The Chelsea Physic Garden was established in 1673 by the Worshipful Society of Apothecaries. It lives on four acres of prime London real estate on the banks of the Thames across from Battersea Park (which wasn’t there in 1673.) A brick wall with three gates surrounds the garden. The iron gates leading to the Thames Embankment are usually closed, but they bear the Apothecaries Coat of Arms, which has moved up to Number One on my list of favorite coats of arms, which I started in order to put this guy at the top. Gorgeous!
I’m mainly going to write about the garden, but I must pause to find out about this coat of arms. It was granted in 1617, soon after the society received its charter. Apothecaries had formerly been lumped in with grocers, which naturally no one could tolerate forever. Although consider it: is lettuce a vegetable or an herb? It’s cool and can thus be used to abate fever or lust, as required. Or tossed in a salad – your choice.
The golden guy is Apollo, who is shown defeating pestilence, which is represented by a wyvern, aka a dragon. Overcoming looks a lot like riding, but maybe that dragon had a sensitive back. Wikipedia doesn’t tell me what the pig is for. Not the Bacon family, that much is certain.
The Apothecaries needed a place close to London where they could grow herbs, their principal stock in trade. They wanted land on the Thames because that was the handiest way to move things around back then. There was only one bridge over the Thames in London until the nineteenth century. The site had been used for market gardens, so the soil had been tended.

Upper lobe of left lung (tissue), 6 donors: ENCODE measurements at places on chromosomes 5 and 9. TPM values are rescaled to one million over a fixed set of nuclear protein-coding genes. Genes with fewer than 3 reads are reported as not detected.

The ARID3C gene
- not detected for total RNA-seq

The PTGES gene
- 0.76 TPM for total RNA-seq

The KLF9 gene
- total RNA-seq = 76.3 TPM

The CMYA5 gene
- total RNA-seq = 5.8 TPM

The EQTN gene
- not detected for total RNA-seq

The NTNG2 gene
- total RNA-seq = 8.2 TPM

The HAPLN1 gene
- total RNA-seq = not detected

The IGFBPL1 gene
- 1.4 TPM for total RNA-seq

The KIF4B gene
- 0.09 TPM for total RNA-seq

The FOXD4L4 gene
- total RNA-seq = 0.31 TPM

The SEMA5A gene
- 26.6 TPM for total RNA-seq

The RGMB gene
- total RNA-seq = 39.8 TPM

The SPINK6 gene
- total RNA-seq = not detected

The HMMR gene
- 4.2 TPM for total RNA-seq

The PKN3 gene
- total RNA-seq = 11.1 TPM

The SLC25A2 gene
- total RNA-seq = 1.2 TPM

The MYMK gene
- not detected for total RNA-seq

They also used the gardens to train apprentices to cultivate and recognize the materials of their trade. One of these apprentices, an Irishman named Hans Sloane, began his studies there in 1680. I’ll just quote his story from Bailey’s excellent book.
“After qualifying in 1687 Hans Sloane travelled to Jamaica to serve as private physician to the second Duke of Albemarle. Two years later, he returned to London armed with a special recipe and bottles of a compound, sourced from plants, which would go on to make him a fortune. The recipe was for milk chocolate – a drink he had seen Jamaican mothers give to children with colic – and the compound, sourced from the tropical tree Cinchona pubescens, was quinine – a medicine capable of preventing and curing malaria.”
Chocolate and quinine! Cures for whatever ails you.
Sloane did so well he bought the whole Manor of Chelsea in 1722, including the garden. In gratitude, he rented the land to the Apothecaries in perpetuity for £5. Yes, that’s five pounds, and that’s exactly how much is paid annually for those 4 acres today, to Sloane’s descendants. Some of them must gnash their teeth every year when they see that payment being rendered. Others undoubtedly smile and say, “This is what wealth is for.”
Garden of Medicinal Plants
The Garden is divided into “themed rooms” such as “Medicinal Plants” and “British Native Plants.” They have plants both early modern and ultra-modern, including some native to places as far away as Madagascar, like the Madagascar periwinkle (Catharanthus roseus), used to treat leukemia.
As I recall, this is the section that includes the poison garden, but Bailey doesn’t mention that. Too exciting, one supposes. Damn straight, says this Texan. I write historical mysteries. Poison is far and away the handiest method for removing pesky persons from your path and I like to know what things look like.
Of course, most of the poisons you’d find in an apothecaries’ garden have non-lethal uses as well. It all depends on the dose or the part of the plant.
Shown here is belladonna (Atropa belladonna), aka deadly nightshade. A few drops will dilate your pupils, a mark of beauty in more bizarre times. It has also been used as a pain reliever, muscle relaxer, and anti-inflammatory.
Don’t try it at home! Its effects are unpredictable. The poison can be absorbed through the skin, which is what I was looking for. (For fictional uses only!!) Ingesting any part of this plant can cause dizziness, dry mouth, flush, nausea and vomiting, visual impairment, increased heart frequency, agitation and raving, followed by weakness and sleepiness, breathing compression and death. The overdose level for an adult is only 600 mg. That’s 0.02 ounces or 1/12 of a teaspoon. Yikes!